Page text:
A colonoscopy is the most accurate method of diagnosing colorectal diseases by directly examining the colon using light and flexible tubes because the physician can directly observe the areas of bleeding and surface of lesions to identify tissue conditions.
During the colonoscopy, a biopsy can be also taken.
You can also get a colonoscopy under conscious sedation (sedative colonoscopy) that injects a sedative only working for a short period of time in order to take an examination in a comfortable and sleep-like state.
On the day before the test, the examinee should eat lightly for the dinner with porridge and take a purgative medicine to remove any remaining excreta from the colon.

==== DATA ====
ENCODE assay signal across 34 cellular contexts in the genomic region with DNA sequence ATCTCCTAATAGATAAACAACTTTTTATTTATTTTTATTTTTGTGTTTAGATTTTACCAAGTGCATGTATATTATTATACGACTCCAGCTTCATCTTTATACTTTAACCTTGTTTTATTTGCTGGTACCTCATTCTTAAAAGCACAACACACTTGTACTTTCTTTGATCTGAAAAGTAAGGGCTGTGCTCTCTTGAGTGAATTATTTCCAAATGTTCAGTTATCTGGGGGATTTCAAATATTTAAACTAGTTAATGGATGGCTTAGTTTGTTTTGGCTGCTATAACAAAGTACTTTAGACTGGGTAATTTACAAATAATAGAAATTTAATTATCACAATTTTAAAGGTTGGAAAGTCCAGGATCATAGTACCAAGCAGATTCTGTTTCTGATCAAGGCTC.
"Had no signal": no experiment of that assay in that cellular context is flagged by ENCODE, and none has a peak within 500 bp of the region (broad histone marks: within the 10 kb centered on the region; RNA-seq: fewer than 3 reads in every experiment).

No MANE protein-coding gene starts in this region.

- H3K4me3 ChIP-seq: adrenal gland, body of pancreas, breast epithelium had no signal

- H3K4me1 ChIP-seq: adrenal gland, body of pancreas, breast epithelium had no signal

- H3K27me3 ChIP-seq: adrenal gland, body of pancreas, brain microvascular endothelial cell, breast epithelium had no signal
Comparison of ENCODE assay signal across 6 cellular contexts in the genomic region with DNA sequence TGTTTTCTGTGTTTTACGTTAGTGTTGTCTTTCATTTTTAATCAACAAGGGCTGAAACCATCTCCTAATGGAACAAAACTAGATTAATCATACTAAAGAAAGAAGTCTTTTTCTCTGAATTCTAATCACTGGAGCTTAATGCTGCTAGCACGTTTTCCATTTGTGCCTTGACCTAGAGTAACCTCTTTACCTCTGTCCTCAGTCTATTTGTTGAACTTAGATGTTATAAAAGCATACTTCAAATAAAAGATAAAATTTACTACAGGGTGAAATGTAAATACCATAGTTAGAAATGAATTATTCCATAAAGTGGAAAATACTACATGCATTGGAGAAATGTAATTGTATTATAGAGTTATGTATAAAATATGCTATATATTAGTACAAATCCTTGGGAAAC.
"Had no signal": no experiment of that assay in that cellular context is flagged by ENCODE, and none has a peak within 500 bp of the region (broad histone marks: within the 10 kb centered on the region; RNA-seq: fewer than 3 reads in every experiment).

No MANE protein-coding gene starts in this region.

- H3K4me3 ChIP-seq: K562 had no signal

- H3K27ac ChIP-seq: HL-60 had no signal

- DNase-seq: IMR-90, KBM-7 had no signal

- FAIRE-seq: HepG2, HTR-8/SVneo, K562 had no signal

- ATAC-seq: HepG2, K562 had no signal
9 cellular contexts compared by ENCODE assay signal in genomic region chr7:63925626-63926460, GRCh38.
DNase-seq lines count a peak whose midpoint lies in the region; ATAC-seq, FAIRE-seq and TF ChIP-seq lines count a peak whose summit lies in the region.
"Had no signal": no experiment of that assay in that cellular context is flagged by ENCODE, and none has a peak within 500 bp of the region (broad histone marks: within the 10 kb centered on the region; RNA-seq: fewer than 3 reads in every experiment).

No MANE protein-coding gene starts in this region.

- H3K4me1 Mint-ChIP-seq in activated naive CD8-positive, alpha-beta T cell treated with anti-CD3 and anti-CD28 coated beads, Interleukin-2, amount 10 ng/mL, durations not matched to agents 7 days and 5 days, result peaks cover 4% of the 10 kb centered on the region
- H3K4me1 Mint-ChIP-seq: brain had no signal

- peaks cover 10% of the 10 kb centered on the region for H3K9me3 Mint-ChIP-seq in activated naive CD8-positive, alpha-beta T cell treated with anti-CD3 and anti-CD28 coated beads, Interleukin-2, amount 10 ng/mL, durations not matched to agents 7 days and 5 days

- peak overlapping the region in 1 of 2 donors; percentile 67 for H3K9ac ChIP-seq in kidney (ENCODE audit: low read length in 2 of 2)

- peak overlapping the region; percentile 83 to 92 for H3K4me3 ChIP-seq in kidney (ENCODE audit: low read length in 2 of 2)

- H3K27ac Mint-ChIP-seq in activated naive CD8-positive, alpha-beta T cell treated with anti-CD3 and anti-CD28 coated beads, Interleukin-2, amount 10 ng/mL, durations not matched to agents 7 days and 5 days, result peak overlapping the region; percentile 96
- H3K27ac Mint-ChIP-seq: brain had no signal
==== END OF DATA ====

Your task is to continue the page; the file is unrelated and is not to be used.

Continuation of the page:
In most cases, during the early stages of colon cancer, there are often no signs or symptoms, and if the symptoms appear, the disease progresses.
Approximately 35% of colon cancer (approximately 75% of rectal cancer) can be diagnosed only with a digital rectal examination.
For those over the age of 40, a digital rectal examination is recommended every year.
In addition to the digital rectal examination, colon double contrast radiography, and sigmoidoscopy can be conducted. Among them, the colonoscopy is recommended as the most effective and accurate test for colon cancer diagnosis as it can observe the entire colon and can be performed simultaneously with the biopsy.